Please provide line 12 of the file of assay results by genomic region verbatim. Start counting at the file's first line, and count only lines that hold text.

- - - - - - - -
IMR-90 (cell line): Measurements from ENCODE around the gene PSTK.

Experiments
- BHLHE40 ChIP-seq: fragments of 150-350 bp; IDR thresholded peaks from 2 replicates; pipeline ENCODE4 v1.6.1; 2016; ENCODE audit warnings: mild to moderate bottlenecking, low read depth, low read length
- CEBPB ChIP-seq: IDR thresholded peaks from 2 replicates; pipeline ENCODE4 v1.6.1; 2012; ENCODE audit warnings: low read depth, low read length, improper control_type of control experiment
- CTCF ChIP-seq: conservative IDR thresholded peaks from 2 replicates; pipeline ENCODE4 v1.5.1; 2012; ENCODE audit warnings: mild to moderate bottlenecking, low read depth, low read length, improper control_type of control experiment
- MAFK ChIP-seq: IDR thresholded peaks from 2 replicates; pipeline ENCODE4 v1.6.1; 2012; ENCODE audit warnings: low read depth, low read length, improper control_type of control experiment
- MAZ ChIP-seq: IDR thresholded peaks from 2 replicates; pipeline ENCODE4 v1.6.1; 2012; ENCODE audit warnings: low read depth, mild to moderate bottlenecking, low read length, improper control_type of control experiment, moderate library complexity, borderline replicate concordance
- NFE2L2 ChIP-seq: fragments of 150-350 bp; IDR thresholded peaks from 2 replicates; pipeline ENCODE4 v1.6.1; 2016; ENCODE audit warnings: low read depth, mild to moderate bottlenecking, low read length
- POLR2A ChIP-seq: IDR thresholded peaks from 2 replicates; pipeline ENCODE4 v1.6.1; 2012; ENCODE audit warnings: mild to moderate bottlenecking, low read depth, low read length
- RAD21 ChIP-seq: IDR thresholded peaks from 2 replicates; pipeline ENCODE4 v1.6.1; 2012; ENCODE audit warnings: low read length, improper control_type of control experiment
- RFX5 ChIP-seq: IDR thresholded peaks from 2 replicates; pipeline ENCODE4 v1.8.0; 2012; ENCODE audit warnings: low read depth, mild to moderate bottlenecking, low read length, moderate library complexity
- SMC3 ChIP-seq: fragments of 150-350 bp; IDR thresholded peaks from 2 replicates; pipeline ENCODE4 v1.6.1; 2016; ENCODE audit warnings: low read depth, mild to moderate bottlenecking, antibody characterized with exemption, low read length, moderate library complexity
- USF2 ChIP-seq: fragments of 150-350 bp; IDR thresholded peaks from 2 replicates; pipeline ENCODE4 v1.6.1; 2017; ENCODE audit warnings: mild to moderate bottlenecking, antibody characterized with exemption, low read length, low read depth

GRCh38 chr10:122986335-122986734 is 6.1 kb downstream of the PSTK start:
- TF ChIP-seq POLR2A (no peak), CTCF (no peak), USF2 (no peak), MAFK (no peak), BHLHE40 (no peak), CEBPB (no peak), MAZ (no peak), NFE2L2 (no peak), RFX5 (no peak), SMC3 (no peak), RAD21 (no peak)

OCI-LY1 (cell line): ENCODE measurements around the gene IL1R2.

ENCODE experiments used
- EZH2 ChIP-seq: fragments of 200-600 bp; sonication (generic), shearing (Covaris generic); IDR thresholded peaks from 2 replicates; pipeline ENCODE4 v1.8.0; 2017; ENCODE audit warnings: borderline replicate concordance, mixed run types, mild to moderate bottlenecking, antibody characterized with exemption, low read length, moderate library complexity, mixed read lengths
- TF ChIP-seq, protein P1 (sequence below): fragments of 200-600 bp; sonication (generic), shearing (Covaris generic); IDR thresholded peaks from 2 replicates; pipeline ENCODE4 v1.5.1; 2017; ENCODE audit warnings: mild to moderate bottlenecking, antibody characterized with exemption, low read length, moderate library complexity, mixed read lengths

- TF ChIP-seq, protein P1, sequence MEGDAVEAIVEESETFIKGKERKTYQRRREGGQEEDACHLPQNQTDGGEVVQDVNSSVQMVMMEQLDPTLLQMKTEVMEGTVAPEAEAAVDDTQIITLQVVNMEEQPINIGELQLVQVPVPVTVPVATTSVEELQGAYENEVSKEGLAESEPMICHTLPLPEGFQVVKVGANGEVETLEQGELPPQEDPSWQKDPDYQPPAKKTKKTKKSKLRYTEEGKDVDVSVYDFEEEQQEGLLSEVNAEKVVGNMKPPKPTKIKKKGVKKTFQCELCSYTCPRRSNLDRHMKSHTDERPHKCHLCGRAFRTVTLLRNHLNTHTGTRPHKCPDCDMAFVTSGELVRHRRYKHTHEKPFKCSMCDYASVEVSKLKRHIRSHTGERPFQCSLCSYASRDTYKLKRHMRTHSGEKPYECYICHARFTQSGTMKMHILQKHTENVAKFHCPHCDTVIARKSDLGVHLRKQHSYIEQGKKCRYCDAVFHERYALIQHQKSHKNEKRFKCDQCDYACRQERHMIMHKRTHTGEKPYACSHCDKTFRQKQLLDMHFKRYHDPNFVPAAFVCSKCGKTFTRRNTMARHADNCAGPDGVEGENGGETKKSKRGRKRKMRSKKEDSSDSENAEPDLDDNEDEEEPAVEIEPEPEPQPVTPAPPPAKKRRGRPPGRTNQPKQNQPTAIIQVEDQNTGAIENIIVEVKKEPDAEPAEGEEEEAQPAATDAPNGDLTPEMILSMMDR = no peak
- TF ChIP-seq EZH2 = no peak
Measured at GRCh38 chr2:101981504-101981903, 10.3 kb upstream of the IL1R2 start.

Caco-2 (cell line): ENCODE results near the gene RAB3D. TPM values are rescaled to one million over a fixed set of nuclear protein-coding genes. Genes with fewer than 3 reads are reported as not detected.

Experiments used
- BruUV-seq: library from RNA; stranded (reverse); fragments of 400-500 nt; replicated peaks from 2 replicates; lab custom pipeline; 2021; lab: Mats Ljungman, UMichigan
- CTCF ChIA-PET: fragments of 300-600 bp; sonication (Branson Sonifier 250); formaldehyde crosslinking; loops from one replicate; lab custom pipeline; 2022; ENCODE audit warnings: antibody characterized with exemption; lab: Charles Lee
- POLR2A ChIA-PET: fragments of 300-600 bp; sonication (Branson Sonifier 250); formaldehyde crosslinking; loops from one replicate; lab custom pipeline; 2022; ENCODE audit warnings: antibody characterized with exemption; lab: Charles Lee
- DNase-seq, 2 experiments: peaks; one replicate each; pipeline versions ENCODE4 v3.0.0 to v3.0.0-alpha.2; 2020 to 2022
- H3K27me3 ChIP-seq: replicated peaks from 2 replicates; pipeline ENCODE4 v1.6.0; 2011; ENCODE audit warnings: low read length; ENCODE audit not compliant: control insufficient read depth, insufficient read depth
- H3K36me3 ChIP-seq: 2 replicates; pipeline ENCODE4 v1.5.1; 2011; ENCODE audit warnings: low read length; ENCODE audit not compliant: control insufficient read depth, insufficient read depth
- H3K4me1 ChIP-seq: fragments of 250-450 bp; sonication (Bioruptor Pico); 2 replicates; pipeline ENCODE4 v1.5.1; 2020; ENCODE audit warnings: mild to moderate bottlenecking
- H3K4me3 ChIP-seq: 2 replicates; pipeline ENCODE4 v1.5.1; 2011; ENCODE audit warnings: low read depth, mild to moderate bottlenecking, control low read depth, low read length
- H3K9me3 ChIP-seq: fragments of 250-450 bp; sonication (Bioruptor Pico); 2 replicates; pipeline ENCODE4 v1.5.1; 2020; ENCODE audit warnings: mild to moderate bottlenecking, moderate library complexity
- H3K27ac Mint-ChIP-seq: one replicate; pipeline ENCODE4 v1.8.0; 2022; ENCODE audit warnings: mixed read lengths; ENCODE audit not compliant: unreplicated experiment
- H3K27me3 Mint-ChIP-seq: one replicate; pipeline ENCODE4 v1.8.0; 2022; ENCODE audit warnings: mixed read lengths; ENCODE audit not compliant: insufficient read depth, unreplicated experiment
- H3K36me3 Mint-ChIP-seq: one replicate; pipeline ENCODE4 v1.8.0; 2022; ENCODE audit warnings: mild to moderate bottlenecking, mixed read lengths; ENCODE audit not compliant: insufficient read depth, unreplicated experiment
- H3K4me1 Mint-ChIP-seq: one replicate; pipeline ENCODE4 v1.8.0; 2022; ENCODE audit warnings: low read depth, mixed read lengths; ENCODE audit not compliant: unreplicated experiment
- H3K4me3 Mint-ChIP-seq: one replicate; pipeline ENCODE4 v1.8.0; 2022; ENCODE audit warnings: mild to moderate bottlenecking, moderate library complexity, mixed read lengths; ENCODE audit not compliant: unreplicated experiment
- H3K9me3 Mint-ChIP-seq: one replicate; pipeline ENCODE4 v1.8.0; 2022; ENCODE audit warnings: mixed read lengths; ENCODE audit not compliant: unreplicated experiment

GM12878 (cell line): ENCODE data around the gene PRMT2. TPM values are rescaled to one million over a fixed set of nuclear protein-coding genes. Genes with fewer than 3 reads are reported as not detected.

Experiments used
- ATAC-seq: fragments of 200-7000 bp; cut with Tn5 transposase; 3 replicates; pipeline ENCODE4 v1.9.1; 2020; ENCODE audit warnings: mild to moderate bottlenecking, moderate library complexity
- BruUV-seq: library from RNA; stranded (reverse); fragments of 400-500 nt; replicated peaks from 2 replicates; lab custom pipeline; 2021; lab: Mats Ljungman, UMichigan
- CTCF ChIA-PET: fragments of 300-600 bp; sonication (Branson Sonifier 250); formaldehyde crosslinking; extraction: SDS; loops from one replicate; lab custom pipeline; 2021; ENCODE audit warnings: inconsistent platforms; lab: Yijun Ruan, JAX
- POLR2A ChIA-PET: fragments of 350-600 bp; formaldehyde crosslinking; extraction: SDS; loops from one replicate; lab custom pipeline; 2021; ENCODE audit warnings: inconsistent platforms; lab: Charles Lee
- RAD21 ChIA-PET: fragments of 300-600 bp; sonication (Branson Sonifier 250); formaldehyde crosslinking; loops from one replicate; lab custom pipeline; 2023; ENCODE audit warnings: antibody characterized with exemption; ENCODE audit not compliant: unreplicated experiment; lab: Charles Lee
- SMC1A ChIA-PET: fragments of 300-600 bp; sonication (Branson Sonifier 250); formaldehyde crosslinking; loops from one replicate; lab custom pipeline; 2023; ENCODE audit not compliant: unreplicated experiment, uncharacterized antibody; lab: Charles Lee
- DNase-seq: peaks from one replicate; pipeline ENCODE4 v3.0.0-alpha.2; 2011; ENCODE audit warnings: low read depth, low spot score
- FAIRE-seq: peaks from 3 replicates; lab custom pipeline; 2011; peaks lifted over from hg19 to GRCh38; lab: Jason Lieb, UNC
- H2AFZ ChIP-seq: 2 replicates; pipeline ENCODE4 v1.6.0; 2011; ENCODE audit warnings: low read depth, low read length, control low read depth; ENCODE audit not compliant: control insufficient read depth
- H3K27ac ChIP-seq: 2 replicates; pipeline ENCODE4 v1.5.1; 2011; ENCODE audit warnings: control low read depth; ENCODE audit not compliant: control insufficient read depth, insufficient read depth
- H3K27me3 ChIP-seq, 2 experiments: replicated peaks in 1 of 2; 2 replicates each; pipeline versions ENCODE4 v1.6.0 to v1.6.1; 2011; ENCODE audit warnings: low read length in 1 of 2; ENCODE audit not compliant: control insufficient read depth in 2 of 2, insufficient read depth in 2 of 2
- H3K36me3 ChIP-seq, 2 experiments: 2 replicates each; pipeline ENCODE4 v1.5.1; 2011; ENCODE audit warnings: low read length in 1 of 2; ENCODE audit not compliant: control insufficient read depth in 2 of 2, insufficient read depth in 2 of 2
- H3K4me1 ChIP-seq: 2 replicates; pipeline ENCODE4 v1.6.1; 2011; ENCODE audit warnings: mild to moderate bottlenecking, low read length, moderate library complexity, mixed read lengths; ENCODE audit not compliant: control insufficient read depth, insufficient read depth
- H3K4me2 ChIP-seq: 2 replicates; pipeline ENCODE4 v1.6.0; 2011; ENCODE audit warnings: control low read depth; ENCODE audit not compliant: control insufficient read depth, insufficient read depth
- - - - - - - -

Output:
- SMC3 ChIP-seq: fragments of 150-350 bp; IDR thresholded peaks from 2 replicates; pipeline ENCODE4 v1.6.1; 2016; ENCODE audit warnings: low read depth, mild to moderate bottlenecking, antibody characterized with exemption, low read length, moderate library complexity